Roasting Temperatures and Raging Flames: The New Standard for Californian Fire Seasons


California’s coast as of Sept. 7, 2020. Photo courtesy of NASA’s Earth Observatory.

Carter Herrera, Staff member

Sky-rocketing temperatures, raging wildfires and skies raining ash have plagued California in recent weeks. When will the nearly apocalyptic conditions let up? Unfortunately, science tells us these problems, aggravated by climate change, are likely here for good and will worsen over time.

The sky and air cleared up in the Bay Area over the past week. The air quality index from Sept. 12-15 was “higher than 169, rated as ‘unhealthy.'” From Sept. 21-24 air pollution was no higher than 74, according to the World Air Quality Index.

According to California’s Fourth Climate Change Assessment released in 2018, “By 2100, if greenhouse gas emissions continue to rise, one study found that the frequency of extreme wildfires would increase, and the average area burned statewide would increase by 77 percent.”  

Governor Gavin Newsom wrote on Twitter on Aug. 22, “If you don’t believe in climate change, come to California.” About three weeks after the governor’s tweet, he and President Donald Trump met in the state to discuss the raging wildfires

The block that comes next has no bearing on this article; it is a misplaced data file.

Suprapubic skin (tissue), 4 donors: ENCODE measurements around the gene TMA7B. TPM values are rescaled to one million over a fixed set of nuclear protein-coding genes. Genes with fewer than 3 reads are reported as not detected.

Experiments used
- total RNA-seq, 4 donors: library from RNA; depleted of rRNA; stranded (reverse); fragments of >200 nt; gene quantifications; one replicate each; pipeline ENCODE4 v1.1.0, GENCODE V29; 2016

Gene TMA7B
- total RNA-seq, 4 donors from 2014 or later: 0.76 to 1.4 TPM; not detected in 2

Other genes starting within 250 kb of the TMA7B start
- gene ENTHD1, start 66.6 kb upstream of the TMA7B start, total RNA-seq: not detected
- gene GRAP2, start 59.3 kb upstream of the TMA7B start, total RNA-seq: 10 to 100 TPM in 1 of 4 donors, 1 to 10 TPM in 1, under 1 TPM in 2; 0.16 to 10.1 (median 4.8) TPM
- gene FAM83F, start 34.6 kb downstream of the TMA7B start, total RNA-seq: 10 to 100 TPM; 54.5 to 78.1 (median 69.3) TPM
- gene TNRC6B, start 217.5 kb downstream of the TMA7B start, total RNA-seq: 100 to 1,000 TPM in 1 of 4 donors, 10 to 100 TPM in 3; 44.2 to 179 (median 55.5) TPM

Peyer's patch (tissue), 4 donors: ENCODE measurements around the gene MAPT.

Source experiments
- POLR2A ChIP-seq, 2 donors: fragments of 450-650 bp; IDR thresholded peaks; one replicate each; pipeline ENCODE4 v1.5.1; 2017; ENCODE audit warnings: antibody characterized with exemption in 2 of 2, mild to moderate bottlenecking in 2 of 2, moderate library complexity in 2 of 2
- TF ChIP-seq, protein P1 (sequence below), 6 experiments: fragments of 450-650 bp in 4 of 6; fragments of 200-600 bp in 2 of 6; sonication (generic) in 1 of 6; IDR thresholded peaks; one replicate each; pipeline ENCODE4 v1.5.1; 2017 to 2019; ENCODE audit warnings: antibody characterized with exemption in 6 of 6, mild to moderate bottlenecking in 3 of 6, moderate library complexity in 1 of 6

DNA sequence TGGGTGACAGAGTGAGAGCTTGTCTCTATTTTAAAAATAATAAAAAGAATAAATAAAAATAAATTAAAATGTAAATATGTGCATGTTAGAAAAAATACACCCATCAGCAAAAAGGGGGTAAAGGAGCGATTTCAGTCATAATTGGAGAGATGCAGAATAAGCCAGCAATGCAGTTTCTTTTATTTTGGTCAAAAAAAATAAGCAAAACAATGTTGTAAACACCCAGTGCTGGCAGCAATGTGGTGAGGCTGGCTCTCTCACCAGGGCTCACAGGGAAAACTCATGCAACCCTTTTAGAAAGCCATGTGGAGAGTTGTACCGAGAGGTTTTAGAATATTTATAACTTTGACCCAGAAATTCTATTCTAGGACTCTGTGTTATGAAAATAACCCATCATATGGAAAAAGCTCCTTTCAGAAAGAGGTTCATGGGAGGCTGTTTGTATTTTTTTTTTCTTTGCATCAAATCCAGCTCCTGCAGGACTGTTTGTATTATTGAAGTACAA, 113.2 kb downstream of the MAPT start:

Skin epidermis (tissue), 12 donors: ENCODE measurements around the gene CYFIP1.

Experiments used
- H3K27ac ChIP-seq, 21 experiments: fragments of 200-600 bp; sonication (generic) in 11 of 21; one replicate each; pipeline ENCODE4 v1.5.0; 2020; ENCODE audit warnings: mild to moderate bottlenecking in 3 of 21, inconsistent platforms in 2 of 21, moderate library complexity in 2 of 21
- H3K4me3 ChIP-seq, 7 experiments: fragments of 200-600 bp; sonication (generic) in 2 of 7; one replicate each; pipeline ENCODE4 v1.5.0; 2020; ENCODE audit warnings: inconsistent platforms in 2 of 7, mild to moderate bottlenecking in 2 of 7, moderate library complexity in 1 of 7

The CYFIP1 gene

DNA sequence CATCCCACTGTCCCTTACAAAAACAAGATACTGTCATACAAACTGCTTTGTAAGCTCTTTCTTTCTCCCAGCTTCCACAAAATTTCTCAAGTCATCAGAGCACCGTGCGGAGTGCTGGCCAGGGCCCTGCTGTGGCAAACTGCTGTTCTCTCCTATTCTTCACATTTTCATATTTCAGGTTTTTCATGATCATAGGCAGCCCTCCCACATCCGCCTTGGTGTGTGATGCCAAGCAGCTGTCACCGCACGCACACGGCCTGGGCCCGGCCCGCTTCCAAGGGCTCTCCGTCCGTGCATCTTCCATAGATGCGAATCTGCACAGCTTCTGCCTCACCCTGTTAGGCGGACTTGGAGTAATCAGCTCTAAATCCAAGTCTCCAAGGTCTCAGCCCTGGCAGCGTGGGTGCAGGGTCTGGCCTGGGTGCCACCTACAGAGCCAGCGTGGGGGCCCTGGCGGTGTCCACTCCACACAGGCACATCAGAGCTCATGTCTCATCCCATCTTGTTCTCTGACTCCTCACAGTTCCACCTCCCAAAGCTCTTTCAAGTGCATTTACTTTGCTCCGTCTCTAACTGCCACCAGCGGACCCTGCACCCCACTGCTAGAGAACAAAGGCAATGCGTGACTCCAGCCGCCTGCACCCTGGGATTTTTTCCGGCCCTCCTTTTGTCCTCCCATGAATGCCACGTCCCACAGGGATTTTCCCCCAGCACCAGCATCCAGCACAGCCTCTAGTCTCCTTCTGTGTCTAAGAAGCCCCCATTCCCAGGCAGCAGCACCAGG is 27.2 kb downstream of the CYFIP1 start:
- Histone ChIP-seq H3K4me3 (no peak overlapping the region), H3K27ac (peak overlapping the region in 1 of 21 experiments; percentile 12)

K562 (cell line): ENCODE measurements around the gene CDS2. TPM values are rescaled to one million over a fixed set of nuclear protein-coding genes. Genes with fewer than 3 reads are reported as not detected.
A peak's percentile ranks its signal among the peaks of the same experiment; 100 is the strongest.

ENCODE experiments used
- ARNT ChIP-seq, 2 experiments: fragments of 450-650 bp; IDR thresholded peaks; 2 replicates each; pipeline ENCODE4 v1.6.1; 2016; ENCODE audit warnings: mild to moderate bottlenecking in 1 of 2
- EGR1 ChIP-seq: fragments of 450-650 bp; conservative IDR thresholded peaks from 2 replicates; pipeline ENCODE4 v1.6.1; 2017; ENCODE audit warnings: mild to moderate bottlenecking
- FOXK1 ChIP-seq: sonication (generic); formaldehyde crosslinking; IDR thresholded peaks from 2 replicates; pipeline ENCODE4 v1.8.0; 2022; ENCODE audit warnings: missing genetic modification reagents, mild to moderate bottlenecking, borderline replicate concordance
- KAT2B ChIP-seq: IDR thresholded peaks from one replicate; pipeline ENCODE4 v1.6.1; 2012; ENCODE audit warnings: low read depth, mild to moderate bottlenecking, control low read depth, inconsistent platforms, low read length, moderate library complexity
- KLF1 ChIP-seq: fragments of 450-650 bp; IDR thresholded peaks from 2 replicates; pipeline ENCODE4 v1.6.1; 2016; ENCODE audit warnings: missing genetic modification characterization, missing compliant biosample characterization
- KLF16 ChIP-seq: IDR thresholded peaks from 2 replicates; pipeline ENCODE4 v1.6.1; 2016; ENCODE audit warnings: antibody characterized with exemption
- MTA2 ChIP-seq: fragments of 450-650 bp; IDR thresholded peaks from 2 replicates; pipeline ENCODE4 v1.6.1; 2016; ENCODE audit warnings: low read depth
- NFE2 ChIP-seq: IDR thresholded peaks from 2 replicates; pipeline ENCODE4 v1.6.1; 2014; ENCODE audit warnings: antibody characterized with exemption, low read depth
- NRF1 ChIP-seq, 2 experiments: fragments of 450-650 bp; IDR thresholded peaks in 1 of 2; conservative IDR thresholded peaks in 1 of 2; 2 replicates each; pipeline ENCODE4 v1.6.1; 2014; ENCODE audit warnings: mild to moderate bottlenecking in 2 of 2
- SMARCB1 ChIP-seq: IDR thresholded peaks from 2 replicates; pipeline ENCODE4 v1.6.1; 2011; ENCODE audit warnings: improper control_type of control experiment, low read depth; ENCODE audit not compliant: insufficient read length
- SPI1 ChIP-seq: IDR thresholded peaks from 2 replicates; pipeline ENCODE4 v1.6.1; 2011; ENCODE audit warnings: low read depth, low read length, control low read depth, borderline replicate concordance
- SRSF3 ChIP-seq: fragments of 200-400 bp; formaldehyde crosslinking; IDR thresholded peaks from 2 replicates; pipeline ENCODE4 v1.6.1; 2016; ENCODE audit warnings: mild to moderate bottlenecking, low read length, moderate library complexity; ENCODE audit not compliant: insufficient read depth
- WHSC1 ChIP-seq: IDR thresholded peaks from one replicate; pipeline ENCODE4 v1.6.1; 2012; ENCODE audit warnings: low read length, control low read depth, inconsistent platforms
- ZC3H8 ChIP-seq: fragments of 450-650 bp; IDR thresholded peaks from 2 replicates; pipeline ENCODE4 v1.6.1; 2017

Though it is well known by the public and almost unanimously confirmed by science that climate change is real, President Trump has been clear and vocal about his skepticism of the facts.  He has instead, over the last three years, blamed California’s unprecedented rate of wildfires on the state’s management of its forests.

California National Resources Secretary Wade Crowfoot, who attended the president’s meeting with Newsom, disagreed and said, “If we ignore that science, and sort of put our head in the sand, and think it’s all about vegetation management, we’re not going to succeed together protecting Californians.”

President Trump responded, saying, “The climate will start getting cooler, you just watch,” to which Crawford replied, “I wish science agreed with you.” Trump concluded by saying, “I don’t think science knows, actually.” 

On Sept. 20, Trump spoke  on the Fox News program, “Life, Liberty & Levin,” where he again brought up his meeting with Governor Newsom and placed blame for the fires on the state, rather than climate change. 

But I said, ‘You’ve got to manage this. It’s a management thing,’” Trump told the interviewers. “He said, ‘No, it’s global warming.’ I said, ‘When the leaves build up and you have a floor of leaves and the trees fall down and you don’t remove them because the environmentalists don’t want you to touch the tree, within 18 months that tree becomes like a matchstick.'” 

On Sep. 23, Gavin Newsom signed an order that will require all vehicles by 2035 to be emission free. Newsom stated, “This is the most impactful step our state can take to fight climate change.”

Scientists know that a major contributing factor to climate change is the burning of fossil fuel, which releases carbon dioxide into the air that gets trapped in the atmosphere, causing the planet’s temperature to rise. The U.S. Environmental Protection Agency confirms that “since 1970, CO2 emissions have increased by about 90%, with emissions from fossil fuel combustion and industrial processes contributing about 78% of the total greenhouse gas emissions increase from 1970 to 2011.”